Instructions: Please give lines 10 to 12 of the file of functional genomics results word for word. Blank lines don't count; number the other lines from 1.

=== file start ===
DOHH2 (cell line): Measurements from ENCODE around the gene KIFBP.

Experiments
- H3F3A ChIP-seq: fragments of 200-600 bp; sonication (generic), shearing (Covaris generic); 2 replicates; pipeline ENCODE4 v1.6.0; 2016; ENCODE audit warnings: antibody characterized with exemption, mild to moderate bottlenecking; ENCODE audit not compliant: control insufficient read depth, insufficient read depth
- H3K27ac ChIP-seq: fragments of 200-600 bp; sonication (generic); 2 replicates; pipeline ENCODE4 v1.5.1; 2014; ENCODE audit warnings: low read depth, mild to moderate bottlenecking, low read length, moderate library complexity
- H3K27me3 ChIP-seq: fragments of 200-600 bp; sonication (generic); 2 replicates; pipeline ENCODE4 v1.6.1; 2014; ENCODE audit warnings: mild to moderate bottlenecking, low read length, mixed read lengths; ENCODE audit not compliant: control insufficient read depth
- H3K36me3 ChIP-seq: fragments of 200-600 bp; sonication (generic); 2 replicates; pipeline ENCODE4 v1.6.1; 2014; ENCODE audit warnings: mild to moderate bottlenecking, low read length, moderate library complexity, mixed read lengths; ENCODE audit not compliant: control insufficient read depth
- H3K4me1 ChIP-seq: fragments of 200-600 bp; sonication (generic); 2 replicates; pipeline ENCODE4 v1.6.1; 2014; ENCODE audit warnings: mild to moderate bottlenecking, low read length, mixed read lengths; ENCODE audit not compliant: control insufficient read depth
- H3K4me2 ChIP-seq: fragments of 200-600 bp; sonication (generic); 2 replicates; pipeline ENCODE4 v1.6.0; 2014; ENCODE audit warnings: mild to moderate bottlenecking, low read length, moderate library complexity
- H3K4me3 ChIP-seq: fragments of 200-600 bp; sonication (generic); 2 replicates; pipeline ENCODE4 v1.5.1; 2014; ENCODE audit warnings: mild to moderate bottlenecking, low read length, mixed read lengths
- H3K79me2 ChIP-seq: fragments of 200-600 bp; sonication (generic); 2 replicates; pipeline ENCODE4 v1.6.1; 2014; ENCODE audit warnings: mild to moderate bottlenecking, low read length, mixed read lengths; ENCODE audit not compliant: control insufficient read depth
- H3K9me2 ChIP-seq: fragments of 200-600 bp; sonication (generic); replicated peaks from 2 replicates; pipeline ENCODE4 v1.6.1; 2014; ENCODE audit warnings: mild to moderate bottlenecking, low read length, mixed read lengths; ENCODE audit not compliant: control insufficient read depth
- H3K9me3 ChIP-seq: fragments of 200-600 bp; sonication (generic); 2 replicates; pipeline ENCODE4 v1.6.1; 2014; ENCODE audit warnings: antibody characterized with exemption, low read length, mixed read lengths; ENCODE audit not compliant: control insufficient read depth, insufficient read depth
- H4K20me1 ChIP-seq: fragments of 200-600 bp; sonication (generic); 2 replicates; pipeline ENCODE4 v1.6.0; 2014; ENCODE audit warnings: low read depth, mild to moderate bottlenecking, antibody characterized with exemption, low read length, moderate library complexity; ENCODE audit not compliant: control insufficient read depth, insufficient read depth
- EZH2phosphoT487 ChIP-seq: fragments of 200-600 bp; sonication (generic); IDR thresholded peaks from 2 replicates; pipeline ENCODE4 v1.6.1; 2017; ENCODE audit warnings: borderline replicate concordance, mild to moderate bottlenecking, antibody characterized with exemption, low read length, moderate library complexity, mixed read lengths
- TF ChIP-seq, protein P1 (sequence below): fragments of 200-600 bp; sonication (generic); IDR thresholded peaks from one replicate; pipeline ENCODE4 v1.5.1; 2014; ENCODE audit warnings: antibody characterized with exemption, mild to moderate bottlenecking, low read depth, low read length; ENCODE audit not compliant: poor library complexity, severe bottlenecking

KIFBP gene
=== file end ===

- H3K79me2 ChIP-seq: fragments of 200-600 bp; sonication (generic); 2 replicates; pipeline ENCODE4 v1.6.1; 2014; ENCODE audit warnings: mild to moderate bottlenecking, low read length, mixed read lengths; ENCODE audit not compliant: control insufficient read depth
- H3K9me2 ChIP-seq: fragments of 200-600 bp; sonication (generic); replicated peaks from 2 replicates; pipeline ENCODE4 v1.6.1; 2014; ENCODE audit warnings: mild to moderate bottlenecking, low read length, mixed read lengths; ENCODE audit not compliant: control insufficient read depth
- H3K9me3 ChIP-seq: fragments of 200-600 bp; sonication (generic); 2 replicates; pipeline ENCODE4 v1.6.1; 2014; ENCODE audit warnings: antibody characterized with exemption, low read length, mixed read lengths; ENCODE audit not compliant: control insufficient read depth, insufficient read depth